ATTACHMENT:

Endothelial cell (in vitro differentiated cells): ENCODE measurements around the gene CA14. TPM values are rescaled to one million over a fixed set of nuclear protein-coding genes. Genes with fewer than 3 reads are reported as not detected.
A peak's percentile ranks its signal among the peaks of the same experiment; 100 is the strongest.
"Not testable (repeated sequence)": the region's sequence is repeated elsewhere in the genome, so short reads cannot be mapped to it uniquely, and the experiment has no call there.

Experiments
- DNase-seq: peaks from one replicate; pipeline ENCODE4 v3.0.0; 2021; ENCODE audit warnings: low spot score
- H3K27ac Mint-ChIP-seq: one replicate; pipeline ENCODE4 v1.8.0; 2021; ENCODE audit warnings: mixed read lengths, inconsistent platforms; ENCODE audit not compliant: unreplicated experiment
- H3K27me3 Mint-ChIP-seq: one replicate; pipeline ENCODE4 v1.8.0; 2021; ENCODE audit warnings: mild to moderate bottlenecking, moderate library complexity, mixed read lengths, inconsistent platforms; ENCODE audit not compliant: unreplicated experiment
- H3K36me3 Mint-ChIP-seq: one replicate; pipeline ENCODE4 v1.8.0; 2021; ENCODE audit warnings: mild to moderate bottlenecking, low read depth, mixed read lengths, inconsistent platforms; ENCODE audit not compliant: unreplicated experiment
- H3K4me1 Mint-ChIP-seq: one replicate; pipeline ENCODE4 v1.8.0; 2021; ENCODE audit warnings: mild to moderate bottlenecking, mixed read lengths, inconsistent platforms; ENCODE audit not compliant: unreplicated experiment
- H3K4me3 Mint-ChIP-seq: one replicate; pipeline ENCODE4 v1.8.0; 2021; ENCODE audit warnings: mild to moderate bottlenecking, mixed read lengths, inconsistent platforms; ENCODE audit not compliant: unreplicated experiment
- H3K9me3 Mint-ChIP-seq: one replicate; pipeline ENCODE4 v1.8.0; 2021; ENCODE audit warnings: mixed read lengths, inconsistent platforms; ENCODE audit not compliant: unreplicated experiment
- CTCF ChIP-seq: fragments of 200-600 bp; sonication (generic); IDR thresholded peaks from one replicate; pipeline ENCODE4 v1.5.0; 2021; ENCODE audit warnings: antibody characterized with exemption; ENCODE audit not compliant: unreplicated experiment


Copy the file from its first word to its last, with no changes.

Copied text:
Endothelial cell (in vitro differentiated cells): ENCODE measurements around the gene CA14. TPM values are rescaled to one million over a fixed set of nuclear protein-coding genes. Genes with fewer than 3 reads are reported as not detected.
A peak's percentile ranks its signal among the peaks of the same experiment; 100 is the strongest.
"Not testable (repeated sequence)": the region's sequence is repeated elsewhere in the genome, so short reads cannot be mapped to it uniquely, and the experiment has no call there.

Experiments
- DNase-seq: peaks from one replicate; pipeline ENCODE4 v3.0.0; 2021; ENCODE audit warnings: low spot score
- H3K27ac Mint-ChIP-seq: one replicate; pipeline ENCODE4 v1.8.0; 2021; ENCODE audit warnings: mixed read lengths, inconsistent platforms; ENCODE audit not compliant: unreplicated experiment
- H3K27me3 Mint-ChIP-seq: one replicate; pipeline ENCODE4 v1.8.0; 2021; ENCODE audit warnings: mild to moderate bottlenecking, moderate library complexity, mixed read lengths, inconsistent platforms; ENCODE audit not compliant: unreplicated experiment
- H3K36me3 Mint-ChIP-seq: one replicate; pipeline ENCODE4 v1.8.0; 2021; ENCODE audit warnings: mild to moderate bottlenecking, low read depth, mixed read lengths, inconsistent platforms; ENCODE audit not compliant: unreplicated experiment
- H3K4me1 Mint-ChIP-seq: one replicate; pipeline ENCODE4 v1.8.0; 2021; ENCODE audit warnings: mild to moderate bottlenecking, mixed read lengths, inconsistent platforms; ENCODE audit not compliant: unreplicated experiment
- H3K4me3 Mint-ChIP-seq: one replicate; pipeline ENCODE4 v1.8.0; 2021; ENCODE audit warnings: mild to moderate bottlenecking, mixed read lengths, inconsistent platforms; ENCODE audit not compliant: unreplicated experiment
- H3K9me3 Mint-ChIP-seq: one replicate; pipeline ENCODE4 v1.8.0; 2021; ENCODE audit warnings: mixed read lengths, inconsistent platforms; ENCODE audit not compliant: unreplicated experiment
- CTCF ChIP-seq: fragments of 200-600 bp; sonication (generic); IDR thresholded peaks from one replicate; pipeline ENCODE4 v1.5.0; 2021; ENCODE audit warnings: antibody characterized with exemption; ENCODE audit not compliant: unreplicated experiment